Reprinted from yesterday's late editions.

President and Mrs Carter gave a picnic Wednesday on the South Lawn of the White House for members of Congress and their "immediate" families.

"Your'e sure stretching immediate" said one congressmam, a bachelor, to another who had a herd.

Rosalynn Carter said she and the President were both keen to get to know congressmen and their famililes, and thought informal picnics - this is the first of three, with a third of the House and Senate invited at random - was a good way. She couldn't recall - it was not worth recalling - whether it was her idea or the President's.

The President stayed almost two hours instead of the 15 minutes his schedule called for.

Someone spoke to him. "This may be the first party like this since Andrew Jackson's day."

President Carter grinned and broke into a laugh. "I really would like to have been at that one," he said, "- the early part." (President Jackson invited the whole town and it was wonderful with everybody eating an enormous cheese, until it all got rowdy and out of hand.)

Redskin players wilted a bit in the heat, playing volleyball or Frisbee, and the Speaker of the House, Tip O'Neill was as damp as a Boston politician at a policeman's ball in August.

But Sen. John Stennis (D.Miss) was fresh and cool in a heavy black suit. They don't melt where he comes from. He said he felt like a little boy he was so pleased to have wrapped up water bills yesterday and had reason to think the President would sign it. When somebody said it probably helped to have a strong chairman ramming thisngs through, he said:

"No, not at all. Strictly nonpolitical."

He said he could not remember anything like this picnic, with only a dozen picnic tables sprinkled about, and a calliope and a open rubber-tired trolley tooling about the edge of the lawn. There were Eleanor Roosevelt's Easter egg hunts, of course, but they were just for the children. No, he said, he could not recall anthing like it.

"I wanted my grandson John here to see this. I told him this America, a different aspect of America," and it was clear it was the aspect the senator liked best.

Rep. Robert F. Drinan (D-Mass.) saw a clog dance going on on a little stage on the lawn.

The dancers were in wild costumes, clomping away.

Meanwhile, while all the attention was centered on her father, Amy Carter had joined the dancers and was doing a more than passable job at the intricate dance.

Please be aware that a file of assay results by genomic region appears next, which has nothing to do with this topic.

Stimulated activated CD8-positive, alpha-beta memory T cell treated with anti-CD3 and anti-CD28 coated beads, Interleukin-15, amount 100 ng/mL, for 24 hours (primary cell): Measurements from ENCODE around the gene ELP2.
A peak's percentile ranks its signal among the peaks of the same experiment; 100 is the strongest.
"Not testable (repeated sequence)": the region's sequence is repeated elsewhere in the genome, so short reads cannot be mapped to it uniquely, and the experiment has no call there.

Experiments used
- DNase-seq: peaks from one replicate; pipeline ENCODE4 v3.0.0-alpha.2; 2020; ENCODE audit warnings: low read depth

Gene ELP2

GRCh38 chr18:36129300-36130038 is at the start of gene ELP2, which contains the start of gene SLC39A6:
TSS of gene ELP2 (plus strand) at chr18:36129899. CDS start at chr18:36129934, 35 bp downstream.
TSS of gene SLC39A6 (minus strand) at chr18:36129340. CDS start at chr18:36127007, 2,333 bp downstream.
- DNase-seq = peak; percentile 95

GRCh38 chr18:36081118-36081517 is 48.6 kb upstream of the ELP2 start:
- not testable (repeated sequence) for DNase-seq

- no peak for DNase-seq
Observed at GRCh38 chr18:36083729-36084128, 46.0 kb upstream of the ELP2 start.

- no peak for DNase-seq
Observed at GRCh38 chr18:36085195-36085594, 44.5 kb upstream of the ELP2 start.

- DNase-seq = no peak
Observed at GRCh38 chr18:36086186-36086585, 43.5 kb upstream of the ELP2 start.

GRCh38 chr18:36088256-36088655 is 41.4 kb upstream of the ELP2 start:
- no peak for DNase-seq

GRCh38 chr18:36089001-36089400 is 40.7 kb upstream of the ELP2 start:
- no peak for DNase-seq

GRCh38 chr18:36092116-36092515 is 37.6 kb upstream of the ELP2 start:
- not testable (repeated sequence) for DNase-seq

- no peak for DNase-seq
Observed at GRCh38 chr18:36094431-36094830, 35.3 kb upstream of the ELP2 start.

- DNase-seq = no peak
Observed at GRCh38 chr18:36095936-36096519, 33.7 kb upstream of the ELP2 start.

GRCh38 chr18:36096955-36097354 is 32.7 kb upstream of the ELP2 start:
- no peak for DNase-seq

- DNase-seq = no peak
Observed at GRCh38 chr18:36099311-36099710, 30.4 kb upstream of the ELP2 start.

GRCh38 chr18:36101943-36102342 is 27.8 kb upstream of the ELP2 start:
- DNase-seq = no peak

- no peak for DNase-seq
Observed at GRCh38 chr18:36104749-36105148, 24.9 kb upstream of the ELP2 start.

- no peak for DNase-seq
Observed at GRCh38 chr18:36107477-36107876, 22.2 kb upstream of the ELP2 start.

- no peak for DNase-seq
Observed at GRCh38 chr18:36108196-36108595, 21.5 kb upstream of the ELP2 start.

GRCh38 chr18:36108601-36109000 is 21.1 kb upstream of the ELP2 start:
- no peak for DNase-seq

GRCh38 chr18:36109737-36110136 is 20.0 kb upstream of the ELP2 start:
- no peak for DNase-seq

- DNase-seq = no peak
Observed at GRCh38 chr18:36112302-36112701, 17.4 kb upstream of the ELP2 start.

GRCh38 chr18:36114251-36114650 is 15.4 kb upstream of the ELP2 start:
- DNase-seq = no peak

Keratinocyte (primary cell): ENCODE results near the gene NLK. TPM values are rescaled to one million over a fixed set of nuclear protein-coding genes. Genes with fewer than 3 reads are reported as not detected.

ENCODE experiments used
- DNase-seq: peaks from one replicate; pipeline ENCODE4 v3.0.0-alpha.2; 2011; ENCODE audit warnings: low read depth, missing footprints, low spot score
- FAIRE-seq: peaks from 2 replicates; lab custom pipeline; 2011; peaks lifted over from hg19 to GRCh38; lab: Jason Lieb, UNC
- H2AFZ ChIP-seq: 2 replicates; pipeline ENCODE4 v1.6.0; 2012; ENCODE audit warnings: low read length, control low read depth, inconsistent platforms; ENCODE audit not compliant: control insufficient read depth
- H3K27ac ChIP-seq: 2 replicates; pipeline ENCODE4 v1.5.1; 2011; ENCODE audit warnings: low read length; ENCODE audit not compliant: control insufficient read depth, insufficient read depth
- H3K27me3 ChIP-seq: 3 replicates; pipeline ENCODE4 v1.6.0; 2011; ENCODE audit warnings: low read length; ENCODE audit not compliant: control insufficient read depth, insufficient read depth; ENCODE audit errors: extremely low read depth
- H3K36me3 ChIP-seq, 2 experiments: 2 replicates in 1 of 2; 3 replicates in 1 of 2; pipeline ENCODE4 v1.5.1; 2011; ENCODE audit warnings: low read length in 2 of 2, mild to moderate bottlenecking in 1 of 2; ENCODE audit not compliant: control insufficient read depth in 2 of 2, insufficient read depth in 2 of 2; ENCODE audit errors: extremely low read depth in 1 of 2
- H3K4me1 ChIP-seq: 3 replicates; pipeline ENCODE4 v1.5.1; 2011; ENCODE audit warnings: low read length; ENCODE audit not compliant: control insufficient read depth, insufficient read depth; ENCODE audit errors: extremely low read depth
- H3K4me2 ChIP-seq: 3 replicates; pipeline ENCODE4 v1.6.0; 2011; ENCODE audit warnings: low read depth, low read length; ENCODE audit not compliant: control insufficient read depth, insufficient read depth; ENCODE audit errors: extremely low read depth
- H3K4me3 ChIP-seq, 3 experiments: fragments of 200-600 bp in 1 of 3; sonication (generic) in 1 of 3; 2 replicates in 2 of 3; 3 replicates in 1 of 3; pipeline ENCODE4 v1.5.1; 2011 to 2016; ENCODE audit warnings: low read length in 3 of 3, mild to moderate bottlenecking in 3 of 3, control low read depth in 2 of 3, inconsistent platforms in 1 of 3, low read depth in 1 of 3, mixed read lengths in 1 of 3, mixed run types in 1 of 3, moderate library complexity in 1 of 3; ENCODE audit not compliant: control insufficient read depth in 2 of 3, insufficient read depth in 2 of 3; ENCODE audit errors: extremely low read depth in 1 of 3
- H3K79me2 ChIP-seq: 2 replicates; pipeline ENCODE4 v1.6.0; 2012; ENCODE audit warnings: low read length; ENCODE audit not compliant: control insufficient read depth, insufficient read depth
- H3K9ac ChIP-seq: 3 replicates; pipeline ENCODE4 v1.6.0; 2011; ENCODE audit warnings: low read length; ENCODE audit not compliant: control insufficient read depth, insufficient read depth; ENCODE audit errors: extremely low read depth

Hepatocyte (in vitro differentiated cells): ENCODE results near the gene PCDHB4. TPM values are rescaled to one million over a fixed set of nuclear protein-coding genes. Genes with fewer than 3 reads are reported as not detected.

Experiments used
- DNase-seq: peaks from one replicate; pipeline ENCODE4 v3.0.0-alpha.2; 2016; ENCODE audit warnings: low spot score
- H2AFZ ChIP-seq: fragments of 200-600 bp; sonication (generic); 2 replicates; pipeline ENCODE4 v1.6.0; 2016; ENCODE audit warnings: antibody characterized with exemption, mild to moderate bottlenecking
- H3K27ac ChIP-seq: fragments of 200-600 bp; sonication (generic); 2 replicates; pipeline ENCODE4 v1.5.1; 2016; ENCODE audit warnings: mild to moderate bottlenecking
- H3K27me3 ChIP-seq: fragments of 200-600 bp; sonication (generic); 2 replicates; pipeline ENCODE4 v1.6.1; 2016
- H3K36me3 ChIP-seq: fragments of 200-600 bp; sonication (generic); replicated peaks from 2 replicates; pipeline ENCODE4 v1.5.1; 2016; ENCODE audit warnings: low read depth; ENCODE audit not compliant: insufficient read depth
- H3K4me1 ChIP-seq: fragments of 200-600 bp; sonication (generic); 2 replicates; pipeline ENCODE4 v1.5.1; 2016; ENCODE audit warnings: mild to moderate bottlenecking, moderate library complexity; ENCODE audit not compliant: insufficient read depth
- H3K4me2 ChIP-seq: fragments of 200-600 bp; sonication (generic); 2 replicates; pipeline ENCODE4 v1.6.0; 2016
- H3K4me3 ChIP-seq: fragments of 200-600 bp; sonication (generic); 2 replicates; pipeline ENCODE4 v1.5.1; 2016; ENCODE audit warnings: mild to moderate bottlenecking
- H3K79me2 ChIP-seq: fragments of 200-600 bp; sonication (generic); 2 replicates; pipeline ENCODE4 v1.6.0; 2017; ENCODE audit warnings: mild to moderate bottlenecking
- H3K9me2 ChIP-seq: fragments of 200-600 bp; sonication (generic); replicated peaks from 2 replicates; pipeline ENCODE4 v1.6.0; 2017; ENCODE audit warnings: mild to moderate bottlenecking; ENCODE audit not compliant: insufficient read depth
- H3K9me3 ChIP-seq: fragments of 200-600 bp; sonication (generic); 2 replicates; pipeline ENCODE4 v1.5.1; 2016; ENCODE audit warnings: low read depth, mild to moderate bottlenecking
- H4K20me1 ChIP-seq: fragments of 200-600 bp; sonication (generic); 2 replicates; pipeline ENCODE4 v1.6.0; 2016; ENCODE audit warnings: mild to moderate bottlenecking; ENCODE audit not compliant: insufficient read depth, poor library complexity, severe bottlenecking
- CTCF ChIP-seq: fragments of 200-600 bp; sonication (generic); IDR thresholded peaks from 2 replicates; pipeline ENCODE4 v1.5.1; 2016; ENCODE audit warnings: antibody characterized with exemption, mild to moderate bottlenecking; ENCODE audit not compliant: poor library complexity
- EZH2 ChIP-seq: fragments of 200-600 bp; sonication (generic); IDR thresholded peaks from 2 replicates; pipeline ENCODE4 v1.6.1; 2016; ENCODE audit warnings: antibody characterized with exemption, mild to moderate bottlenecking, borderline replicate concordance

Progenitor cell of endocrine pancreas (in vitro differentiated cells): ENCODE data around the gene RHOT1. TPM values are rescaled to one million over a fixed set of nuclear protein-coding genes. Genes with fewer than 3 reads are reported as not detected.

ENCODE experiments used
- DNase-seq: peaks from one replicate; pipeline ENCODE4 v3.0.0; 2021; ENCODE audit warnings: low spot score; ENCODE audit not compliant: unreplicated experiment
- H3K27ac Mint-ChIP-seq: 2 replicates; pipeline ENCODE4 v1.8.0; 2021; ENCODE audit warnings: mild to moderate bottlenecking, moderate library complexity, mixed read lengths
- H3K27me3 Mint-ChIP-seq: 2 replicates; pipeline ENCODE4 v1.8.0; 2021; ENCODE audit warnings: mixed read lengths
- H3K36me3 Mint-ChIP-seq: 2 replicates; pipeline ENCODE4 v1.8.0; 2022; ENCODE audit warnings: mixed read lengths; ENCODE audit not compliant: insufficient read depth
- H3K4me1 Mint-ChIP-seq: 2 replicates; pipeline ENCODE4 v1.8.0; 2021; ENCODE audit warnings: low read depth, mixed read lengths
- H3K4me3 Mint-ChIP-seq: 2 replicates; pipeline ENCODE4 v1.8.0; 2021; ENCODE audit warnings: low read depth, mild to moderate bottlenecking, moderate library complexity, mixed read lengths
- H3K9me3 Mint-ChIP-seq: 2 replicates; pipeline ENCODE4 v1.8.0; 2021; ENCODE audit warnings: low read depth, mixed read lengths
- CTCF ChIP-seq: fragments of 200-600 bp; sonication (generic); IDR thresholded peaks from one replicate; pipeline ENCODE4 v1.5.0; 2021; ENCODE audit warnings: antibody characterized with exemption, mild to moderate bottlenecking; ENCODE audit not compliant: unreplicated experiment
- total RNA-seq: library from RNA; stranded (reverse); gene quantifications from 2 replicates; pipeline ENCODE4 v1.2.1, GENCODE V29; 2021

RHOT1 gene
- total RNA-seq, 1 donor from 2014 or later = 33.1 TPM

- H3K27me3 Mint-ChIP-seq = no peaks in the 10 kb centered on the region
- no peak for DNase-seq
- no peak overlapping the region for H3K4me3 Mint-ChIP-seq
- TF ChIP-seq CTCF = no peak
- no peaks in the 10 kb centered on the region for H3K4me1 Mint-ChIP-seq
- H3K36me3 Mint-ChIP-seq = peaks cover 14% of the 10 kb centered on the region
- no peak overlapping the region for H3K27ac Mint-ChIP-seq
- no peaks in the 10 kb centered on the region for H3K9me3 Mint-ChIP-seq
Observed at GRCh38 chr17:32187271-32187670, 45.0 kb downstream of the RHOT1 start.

Rosalyn Carter interrupted her husband with "Look at Amy on stage," and the President strolled over for a closer look. But Amy, with ponytail flying, just kept skipping and hopping.

TheSpeaker beamed on his first grandchild, Catlin O'Neill, being beld by Tip O'Neill Jr., a Capitol Hill lawyer. "The spit and image," people said to the Speaker, and he beamed back assent.

President Carter kissed the baby and said she would be the first woman President.

A House member said he thought it was okay for O'Neill to bring his grandbaby since, after all, she didn't eat anything. (She also didn't twist anybody's arm or bend anybody's ear, since she slept most of the time).

The President, who a staffer said was "supposed to be working on his Yazoo City speech," got carried away with his picnic. His first act was to walk over to a roped-off pen containing the press and take down the rope.

Over by the tent where the food was being prepared, White House maitre d', John Ficklin, kept the hamburgers and hot dogs coming despite the evening's humidity and the heat from the grill.

"I don't know how much we'll end up fixing," he said, wiping sweat from his brow, "but we've got 120 pounds of hot dogs, 180 pounds of hamburgers, 50 pounds of cole slaw and 12 gallons of beans. We'll just keep feeding them."

Sen. Ernest F. Hollings (D-S.C.) said he liked talking to people in this setting. He got a little business accomplished, he confessed.

Mrs. Carter went one way and shook all possible hands, and the President went the other way shaking any she might have missed. At one point they took to the stage themselves to do some aquare dancing with the Georgia caravan of dancers. The President wore a dark blue polo shirt and gray slacks. He kept kneeling down when he saw toddlers and took his time with them, caressing their hair. Twenty of them sat like bright crocuses absorbed by a magician, and when the President discovered them he stayed many minutes standing in the back-ground behind them watching.

"The magic word is "icky-icky-icky'"said the magician. "Now say it."

The President did not. The small kids did. Mrs. Carter joined him and the two stood a longtime while looking at the children, saying nothing.

A reporter asked the President about Israeli Prime Minister Menahem Begin's visit. "Oh, I think the probabilities of compromise are good," he said, and then added, when pressed about some tougher points on such a compromise, that "I don't want to talk anymore."

Rosalynn Carter said she did not think it was any hotter than Plains, Ga., and when somebody inquired when the last such picnic was held (in the administration of President Taft, someone ventured) she said she didn't know.

"It's the first for us," she said.

"Now that," said Emily Preyer as she left with her husband, Rep. Richardson Preyer (D-N.C.), "is what I call a great party."